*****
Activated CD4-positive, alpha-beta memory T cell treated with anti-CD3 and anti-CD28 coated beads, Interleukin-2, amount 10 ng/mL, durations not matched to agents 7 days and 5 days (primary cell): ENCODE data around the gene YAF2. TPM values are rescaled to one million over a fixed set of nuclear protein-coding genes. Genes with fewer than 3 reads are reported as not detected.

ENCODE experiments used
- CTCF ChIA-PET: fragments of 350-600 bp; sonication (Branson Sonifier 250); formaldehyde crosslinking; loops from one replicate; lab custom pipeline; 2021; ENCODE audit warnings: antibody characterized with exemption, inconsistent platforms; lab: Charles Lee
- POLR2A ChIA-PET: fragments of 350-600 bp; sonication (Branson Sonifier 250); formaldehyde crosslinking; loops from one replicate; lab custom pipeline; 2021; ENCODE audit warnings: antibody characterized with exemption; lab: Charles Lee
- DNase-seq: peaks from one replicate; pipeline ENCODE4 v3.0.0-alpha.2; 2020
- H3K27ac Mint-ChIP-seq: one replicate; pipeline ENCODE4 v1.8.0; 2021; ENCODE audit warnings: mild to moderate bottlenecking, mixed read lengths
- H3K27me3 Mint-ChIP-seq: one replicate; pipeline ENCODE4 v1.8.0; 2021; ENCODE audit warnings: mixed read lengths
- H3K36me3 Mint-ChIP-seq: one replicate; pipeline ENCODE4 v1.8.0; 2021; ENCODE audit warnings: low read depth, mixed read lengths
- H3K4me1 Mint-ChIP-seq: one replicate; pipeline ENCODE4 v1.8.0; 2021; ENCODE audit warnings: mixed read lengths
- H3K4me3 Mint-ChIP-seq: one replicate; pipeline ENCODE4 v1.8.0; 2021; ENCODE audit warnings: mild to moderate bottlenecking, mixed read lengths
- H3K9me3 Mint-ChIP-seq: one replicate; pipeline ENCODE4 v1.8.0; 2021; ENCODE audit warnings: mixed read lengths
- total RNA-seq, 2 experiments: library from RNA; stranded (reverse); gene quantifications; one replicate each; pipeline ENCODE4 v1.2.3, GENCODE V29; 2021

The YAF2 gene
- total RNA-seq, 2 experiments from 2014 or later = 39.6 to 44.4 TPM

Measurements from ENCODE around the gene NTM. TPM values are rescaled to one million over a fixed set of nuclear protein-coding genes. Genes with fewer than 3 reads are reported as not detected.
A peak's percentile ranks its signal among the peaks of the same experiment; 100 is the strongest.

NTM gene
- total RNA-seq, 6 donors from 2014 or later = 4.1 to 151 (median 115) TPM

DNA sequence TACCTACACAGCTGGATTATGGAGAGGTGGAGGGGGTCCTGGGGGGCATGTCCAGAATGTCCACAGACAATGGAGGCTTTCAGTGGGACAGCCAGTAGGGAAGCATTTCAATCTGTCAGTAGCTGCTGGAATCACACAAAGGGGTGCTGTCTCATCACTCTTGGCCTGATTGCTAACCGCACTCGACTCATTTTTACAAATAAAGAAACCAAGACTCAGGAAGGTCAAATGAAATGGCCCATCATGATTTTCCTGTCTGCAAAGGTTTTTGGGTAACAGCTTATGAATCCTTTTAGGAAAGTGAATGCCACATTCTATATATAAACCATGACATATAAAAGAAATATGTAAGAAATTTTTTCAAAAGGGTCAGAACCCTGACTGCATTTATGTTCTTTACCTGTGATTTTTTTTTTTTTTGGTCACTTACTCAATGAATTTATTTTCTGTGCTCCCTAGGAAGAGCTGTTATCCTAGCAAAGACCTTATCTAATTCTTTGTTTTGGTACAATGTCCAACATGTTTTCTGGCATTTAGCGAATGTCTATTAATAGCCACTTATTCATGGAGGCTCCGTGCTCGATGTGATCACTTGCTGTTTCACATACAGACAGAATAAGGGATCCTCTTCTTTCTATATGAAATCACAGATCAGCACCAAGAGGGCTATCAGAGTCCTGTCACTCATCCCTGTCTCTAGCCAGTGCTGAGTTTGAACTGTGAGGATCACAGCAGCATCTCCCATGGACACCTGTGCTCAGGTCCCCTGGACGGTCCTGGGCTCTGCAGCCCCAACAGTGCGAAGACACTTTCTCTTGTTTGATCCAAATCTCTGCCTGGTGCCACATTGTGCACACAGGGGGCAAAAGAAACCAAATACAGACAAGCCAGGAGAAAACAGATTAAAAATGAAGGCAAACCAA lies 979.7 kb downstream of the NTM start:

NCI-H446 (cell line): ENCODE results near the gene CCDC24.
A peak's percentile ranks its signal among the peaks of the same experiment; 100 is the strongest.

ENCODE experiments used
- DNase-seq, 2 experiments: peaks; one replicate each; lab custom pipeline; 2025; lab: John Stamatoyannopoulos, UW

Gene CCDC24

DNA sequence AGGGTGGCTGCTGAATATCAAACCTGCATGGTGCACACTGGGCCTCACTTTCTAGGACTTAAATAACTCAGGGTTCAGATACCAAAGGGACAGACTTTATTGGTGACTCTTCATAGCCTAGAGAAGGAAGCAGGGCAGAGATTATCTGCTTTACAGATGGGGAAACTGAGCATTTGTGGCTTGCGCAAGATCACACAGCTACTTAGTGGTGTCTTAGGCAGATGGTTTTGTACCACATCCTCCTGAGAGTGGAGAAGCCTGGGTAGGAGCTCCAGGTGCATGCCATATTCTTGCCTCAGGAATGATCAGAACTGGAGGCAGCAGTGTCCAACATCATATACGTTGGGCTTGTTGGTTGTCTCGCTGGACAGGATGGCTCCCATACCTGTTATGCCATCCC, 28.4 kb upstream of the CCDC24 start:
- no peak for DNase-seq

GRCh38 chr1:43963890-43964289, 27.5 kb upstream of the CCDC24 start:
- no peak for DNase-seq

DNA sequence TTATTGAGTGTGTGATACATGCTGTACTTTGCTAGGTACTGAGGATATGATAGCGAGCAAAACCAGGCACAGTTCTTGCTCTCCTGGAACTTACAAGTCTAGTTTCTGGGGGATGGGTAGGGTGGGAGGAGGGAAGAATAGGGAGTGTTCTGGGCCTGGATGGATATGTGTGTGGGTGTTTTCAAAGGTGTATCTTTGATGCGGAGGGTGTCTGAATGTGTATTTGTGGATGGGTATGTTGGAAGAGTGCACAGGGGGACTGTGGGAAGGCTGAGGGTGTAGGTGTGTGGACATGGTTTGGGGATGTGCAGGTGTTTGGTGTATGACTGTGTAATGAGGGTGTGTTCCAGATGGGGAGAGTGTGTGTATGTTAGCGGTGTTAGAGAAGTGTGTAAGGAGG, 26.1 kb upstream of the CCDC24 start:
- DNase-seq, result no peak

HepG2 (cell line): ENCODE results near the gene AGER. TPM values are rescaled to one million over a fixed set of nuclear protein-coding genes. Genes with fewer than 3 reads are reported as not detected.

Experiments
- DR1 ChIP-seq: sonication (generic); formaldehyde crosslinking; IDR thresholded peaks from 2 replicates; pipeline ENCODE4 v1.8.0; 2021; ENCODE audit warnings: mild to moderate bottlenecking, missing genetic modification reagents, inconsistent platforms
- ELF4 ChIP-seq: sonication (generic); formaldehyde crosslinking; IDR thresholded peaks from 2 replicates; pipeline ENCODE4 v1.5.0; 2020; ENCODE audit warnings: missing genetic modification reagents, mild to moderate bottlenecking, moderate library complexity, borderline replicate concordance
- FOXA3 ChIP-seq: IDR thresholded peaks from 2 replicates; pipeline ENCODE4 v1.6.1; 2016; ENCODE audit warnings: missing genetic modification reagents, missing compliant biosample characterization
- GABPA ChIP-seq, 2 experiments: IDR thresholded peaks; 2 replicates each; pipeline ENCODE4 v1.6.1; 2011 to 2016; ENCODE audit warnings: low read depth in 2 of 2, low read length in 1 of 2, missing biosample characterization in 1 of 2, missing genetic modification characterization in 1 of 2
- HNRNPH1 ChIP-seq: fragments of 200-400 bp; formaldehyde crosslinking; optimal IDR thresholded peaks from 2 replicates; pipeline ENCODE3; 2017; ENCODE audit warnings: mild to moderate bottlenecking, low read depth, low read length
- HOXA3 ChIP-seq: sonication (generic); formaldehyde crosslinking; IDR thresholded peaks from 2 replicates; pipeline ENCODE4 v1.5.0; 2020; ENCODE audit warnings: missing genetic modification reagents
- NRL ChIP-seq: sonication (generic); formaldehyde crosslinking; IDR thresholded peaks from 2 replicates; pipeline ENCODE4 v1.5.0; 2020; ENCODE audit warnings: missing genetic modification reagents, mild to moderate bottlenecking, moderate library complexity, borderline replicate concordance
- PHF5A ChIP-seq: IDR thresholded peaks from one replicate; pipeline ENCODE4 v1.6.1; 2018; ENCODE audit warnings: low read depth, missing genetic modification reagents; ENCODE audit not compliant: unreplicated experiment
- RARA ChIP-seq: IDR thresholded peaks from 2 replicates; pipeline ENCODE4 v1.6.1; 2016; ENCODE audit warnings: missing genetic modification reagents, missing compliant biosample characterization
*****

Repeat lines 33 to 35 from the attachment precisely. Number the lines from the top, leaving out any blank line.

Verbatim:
- DR1 ChIP-seq: sonication (generic); formaldehyde crosslinking; IDR thresholded peaks from 2 replicates; pipeline ENCODE4 v1.8.0; 2021; ENCODE audit warnings: mild to moderate bottlenecking, missing genetic modification reagents, inconsistent platforms
- ELF4 ChIP-seq: sonication (generic); formaldehyde crosslinking; IDR thresholded peaks from 2 replicates; pipeline ENCODE4 v1.5.0; 2020; ENCODE audit warnings: missing genetic modification reagents, mild to moderate bottlenecking, moderate library complexity, borderline replicate concordance
- FOXA3 ChIP-seq: IDR thresholded peaks from 2 replicates; pipeline ENCODE4 v1.6.1; 2016; ENCODE audit warnings: missing genetic modification reagents, missing compliant biosample characterization